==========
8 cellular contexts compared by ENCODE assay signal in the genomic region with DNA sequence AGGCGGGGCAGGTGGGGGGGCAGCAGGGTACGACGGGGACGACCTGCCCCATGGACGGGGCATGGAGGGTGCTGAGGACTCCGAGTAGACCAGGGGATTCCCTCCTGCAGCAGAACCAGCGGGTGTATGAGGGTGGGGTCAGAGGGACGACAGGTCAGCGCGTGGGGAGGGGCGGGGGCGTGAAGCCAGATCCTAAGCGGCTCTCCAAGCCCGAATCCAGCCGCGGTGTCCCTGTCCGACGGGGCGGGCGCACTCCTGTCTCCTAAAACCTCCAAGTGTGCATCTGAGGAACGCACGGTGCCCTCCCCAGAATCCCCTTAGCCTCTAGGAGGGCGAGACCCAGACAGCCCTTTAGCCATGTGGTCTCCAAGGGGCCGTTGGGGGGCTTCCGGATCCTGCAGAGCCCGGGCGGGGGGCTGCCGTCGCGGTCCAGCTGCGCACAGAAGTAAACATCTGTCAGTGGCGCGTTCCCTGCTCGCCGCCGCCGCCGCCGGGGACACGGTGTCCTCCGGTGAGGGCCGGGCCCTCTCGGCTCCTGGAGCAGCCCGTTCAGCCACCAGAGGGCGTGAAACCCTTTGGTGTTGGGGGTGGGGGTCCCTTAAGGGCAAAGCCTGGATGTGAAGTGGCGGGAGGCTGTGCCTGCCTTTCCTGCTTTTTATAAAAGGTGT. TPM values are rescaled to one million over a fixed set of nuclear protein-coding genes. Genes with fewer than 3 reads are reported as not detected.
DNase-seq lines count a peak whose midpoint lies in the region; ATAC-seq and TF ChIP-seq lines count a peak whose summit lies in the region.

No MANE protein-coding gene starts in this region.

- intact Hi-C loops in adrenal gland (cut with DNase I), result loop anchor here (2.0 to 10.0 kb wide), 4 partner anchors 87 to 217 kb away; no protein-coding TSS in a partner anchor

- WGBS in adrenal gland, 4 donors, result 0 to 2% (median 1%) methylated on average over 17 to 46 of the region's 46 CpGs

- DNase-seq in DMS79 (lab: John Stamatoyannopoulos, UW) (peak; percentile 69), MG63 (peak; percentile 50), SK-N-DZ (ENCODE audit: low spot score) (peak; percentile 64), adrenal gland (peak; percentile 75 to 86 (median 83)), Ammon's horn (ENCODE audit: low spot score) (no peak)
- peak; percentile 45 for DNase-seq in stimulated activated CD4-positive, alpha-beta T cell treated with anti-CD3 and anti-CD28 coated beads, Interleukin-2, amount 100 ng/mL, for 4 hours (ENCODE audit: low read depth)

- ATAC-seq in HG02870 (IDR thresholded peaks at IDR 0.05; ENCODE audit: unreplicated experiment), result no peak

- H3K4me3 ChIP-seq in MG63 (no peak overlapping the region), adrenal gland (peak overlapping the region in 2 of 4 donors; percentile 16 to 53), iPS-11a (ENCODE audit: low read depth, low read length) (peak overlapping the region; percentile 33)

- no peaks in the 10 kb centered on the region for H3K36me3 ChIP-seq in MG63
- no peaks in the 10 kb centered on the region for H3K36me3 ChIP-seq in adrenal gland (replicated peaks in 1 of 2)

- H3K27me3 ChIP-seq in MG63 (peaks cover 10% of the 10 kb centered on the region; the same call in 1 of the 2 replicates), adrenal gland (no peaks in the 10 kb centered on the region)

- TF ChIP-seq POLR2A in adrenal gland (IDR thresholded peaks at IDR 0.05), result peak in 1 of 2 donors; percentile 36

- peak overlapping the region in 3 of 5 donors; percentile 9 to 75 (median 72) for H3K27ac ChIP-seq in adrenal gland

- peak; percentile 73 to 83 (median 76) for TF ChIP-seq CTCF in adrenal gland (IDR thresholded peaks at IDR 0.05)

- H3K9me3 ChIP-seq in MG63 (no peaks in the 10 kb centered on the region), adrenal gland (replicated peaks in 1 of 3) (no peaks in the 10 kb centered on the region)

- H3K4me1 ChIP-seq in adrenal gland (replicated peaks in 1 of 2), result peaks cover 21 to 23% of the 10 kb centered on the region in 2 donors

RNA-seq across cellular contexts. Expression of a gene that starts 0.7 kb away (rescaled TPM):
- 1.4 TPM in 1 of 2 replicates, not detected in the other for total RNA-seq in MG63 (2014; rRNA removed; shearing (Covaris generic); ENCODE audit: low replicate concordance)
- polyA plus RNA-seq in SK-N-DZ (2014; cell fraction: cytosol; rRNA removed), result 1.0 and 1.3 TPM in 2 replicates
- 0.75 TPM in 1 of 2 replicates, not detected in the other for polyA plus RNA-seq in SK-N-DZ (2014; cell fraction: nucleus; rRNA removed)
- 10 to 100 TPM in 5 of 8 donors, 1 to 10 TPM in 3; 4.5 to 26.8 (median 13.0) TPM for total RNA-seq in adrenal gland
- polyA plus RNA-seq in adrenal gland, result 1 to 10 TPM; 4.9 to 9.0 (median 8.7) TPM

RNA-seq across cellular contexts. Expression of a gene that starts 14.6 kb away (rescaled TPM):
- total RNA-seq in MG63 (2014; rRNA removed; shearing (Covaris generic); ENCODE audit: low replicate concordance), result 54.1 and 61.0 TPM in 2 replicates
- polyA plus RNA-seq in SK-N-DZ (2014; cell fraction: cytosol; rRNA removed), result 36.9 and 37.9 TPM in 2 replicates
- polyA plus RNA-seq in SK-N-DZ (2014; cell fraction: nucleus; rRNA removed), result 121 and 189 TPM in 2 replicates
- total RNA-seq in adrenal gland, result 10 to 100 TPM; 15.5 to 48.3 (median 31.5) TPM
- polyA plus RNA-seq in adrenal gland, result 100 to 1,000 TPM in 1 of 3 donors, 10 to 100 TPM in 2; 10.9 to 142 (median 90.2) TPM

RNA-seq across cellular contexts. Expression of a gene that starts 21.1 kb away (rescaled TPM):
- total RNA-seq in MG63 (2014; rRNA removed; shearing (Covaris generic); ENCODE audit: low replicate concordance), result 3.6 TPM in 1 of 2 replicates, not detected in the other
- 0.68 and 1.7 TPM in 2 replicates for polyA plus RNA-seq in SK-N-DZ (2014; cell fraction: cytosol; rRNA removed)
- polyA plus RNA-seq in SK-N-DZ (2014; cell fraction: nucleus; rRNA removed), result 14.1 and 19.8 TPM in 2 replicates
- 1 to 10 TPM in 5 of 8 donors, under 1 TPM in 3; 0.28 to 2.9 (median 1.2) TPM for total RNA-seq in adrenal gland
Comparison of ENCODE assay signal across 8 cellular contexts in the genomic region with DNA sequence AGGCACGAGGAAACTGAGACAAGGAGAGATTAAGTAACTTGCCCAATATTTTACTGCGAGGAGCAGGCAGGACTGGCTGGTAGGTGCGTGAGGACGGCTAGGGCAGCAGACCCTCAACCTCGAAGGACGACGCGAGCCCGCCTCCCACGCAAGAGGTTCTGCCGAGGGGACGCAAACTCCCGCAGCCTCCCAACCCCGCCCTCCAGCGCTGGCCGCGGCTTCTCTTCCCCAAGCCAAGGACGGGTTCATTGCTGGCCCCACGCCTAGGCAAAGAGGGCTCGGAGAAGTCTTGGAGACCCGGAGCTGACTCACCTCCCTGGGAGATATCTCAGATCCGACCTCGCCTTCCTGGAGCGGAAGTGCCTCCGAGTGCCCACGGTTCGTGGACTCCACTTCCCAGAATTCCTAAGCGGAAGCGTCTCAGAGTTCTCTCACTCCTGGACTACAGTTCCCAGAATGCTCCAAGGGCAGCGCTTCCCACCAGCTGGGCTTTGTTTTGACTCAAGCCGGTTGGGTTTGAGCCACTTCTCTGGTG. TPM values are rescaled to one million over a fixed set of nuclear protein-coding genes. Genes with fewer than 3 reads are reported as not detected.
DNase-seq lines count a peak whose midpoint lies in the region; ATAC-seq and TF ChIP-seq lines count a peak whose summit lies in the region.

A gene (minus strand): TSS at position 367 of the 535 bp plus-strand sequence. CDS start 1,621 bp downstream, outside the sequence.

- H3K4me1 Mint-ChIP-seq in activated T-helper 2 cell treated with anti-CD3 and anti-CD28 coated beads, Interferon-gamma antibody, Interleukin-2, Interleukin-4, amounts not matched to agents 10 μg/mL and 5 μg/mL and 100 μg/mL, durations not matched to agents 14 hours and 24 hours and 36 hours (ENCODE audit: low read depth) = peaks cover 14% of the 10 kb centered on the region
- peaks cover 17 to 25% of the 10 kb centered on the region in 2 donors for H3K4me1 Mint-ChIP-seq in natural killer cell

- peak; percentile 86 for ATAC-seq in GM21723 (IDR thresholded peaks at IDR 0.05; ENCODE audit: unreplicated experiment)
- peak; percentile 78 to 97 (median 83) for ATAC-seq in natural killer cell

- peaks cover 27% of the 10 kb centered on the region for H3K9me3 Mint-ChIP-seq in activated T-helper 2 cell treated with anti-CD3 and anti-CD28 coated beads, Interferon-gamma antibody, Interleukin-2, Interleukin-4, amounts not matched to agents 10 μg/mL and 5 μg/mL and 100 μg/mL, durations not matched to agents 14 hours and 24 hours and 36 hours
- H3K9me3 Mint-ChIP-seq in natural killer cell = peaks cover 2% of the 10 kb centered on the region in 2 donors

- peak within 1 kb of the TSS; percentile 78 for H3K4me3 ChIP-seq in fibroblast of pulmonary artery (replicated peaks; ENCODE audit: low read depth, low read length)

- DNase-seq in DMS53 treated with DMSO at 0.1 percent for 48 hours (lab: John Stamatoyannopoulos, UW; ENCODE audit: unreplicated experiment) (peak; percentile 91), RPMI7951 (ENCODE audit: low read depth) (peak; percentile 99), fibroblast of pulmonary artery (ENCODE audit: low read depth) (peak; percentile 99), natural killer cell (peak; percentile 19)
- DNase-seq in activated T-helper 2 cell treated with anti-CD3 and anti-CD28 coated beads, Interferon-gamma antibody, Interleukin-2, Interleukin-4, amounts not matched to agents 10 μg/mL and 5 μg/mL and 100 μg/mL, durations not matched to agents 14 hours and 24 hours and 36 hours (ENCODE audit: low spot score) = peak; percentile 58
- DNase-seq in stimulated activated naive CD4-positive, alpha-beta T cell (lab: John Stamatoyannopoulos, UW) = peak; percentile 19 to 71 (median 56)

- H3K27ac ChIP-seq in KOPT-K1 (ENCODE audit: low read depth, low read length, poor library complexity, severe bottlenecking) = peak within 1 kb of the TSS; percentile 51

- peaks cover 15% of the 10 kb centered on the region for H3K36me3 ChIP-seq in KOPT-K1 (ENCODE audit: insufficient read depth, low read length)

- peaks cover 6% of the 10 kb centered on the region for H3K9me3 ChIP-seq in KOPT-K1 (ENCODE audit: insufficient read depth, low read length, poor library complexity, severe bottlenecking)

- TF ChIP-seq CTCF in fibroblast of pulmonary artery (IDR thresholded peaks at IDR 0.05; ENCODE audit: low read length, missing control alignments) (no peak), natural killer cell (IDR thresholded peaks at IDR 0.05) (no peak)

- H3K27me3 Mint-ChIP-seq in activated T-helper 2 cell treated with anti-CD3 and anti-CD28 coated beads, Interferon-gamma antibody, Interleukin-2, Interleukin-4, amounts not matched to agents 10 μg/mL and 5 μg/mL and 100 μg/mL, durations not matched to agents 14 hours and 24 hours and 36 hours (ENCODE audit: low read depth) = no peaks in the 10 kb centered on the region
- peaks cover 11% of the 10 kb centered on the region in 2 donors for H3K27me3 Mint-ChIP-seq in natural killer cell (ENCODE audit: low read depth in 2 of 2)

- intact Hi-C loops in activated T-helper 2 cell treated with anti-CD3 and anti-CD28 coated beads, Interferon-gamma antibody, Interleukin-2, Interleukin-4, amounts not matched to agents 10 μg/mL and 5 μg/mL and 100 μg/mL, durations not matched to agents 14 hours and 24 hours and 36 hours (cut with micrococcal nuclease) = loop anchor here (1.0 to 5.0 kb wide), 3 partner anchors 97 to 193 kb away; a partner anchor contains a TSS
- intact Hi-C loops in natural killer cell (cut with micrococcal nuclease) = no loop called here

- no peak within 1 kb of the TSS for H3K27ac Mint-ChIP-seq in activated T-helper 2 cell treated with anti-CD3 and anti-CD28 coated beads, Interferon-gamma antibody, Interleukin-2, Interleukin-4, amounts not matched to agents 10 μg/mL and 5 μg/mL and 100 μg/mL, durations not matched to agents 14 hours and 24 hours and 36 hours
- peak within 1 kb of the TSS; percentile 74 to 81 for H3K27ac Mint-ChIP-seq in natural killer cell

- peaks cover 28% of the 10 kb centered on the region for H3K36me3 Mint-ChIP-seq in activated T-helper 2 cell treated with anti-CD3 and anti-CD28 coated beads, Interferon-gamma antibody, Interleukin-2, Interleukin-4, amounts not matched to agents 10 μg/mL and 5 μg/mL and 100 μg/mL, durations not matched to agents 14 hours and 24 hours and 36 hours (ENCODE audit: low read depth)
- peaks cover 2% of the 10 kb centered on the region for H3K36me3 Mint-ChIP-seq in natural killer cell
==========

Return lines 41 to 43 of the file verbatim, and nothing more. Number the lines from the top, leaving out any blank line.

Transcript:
- peak; percentile 78 to 97 (median 83) for ATAC-seq in natural killer cell

- peaks cover 27% of the 10 kb centered on the region for H3K9me3 Mint-ChIP-seq in activated T-helper 2 cell treated with anti-CD3 and anti-CD28 coated beads, Interferon-gamma antibody, Interleukin-2, Interleukin-4, amounts not matched to agents 10 μg/mL and 5 μg/mL and 100 μg/mL, durations not matched to agents 14 hours and 24 hours and 36 hours
- H3K9me3 Mint-ChIP-seq in natural killer cell = peaks cover 2% of the 10 kb centered on the region in 2 donors